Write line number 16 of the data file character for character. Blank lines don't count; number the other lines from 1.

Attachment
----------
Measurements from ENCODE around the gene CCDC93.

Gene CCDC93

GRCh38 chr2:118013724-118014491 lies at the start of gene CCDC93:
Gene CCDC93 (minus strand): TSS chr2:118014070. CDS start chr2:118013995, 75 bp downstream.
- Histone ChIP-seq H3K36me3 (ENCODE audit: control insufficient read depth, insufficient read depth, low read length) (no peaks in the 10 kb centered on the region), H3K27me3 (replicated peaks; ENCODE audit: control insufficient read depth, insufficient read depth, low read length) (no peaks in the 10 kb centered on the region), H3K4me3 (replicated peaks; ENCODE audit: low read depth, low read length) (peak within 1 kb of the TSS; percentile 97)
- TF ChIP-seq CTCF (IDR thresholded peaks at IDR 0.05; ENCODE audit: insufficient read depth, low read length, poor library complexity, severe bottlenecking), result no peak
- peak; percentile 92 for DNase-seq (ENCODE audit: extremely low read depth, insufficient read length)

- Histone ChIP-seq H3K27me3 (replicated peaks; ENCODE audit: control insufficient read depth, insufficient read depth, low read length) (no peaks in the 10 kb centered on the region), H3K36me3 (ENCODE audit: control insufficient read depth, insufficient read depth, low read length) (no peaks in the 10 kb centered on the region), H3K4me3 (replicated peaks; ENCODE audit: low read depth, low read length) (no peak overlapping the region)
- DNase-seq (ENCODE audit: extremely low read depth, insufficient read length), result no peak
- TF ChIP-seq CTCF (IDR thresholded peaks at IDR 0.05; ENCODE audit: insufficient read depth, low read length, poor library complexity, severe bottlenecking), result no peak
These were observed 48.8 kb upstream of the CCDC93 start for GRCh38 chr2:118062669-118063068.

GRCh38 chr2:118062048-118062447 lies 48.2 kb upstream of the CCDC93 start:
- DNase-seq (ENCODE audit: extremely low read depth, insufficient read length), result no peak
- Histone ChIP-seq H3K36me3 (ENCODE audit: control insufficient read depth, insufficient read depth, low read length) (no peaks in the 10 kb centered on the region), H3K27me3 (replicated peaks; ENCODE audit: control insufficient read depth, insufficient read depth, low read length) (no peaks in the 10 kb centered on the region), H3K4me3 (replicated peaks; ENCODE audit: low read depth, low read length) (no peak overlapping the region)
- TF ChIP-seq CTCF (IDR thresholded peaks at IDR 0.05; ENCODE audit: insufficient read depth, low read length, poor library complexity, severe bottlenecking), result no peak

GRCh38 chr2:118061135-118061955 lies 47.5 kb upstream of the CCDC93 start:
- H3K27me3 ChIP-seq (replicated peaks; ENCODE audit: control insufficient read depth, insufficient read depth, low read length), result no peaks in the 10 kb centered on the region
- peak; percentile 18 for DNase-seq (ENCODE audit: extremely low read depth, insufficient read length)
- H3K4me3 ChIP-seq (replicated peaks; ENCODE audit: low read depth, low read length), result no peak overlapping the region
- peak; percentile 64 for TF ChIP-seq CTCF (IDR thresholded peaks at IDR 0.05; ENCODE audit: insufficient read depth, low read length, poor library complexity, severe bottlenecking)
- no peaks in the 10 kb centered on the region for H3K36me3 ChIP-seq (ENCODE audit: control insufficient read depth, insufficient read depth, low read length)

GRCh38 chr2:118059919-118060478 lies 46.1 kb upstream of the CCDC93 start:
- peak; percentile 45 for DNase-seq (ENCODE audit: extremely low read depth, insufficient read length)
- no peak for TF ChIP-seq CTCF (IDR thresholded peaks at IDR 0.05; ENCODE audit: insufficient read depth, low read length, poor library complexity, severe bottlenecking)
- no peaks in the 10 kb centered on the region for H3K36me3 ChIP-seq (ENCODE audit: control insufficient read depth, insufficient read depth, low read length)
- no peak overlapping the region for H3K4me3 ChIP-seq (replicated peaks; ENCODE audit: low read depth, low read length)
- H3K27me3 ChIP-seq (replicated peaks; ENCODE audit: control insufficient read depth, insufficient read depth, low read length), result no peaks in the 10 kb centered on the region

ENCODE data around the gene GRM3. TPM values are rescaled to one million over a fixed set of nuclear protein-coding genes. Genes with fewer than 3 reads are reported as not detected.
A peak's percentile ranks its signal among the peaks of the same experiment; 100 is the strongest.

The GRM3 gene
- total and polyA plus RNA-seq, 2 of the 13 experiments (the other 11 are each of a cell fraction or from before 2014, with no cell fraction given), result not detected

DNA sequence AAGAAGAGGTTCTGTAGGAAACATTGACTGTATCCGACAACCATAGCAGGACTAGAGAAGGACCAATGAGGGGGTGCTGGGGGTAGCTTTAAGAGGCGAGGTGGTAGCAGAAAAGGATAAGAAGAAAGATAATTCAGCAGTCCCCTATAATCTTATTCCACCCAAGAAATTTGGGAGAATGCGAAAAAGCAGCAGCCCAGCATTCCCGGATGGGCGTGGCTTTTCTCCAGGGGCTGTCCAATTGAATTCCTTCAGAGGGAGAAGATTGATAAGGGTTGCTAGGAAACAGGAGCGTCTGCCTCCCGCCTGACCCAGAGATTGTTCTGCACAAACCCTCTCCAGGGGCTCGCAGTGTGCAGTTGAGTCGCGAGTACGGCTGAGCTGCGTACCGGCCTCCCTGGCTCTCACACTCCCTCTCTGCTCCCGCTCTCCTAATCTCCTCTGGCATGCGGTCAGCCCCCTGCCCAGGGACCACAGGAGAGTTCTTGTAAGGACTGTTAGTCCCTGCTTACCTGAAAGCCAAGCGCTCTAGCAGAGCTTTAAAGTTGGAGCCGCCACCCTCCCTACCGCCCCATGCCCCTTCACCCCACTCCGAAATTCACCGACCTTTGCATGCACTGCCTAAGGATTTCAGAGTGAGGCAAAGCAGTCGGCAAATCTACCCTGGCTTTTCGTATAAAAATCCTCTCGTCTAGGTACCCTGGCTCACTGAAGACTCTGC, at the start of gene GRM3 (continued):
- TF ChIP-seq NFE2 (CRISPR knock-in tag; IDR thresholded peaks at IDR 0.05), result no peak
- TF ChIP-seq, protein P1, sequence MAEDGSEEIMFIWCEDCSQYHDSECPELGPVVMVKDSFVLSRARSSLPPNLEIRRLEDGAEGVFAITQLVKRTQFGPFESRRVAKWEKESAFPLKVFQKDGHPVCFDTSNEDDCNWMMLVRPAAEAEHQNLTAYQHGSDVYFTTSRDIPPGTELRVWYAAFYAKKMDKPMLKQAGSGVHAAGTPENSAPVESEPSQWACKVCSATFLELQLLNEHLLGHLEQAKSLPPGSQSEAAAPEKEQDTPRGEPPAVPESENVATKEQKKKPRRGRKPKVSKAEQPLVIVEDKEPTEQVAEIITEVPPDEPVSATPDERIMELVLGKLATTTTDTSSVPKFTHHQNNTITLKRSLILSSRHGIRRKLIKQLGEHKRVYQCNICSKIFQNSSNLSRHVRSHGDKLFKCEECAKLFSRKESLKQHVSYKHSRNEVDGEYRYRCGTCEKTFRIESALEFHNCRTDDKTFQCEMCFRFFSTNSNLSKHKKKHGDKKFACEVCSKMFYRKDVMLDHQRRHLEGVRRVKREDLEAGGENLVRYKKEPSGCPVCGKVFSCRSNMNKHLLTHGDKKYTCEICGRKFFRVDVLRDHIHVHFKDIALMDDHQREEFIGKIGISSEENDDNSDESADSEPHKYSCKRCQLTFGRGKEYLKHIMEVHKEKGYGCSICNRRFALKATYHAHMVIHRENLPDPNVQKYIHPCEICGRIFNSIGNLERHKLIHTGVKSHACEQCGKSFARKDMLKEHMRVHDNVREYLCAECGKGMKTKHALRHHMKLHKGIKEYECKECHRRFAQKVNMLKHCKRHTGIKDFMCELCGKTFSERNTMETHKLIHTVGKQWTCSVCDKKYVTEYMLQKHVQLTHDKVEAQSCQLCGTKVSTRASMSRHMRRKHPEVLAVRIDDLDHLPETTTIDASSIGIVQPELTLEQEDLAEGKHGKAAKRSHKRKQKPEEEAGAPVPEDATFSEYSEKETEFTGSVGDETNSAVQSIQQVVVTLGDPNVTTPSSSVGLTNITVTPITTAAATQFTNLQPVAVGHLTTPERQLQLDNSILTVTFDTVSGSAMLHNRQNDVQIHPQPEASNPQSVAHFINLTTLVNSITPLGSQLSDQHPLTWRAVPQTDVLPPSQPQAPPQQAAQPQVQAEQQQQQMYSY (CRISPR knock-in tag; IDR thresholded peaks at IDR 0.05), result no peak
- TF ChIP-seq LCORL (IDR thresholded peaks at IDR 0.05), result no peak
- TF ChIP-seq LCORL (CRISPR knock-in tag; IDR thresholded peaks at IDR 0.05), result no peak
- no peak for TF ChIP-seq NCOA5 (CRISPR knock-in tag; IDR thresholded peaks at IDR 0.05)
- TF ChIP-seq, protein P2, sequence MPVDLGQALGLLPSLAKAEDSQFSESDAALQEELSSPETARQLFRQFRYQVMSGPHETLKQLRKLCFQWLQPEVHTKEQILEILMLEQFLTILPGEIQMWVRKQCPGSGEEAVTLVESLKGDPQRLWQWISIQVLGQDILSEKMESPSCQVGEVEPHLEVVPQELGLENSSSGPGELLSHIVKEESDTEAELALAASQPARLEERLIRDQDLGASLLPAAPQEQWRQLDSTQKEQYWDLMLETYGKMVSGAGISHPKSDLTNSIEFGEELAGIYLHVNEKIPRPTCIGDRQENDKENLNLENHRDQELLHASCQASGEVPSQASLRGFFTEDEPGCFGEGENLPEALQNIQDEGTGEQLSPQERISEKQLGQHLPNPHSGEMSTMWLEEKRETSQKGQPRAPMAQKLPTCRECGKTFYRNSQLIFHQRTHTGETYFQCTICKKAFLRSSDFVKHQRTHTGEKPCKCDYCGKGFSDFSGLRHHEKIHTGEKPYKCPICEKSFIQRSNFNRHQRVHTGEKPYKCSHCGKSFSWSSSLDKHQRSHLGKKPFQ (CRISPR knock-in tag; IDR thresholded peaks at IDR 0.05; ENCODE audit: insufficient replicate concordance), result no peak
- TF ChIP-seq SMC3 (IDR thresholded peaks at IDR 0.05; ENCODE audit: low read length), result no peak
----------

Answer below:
GRCh38 chr2:118061135-118061955 lies 47.5 kb upstream of the CCDC93 start: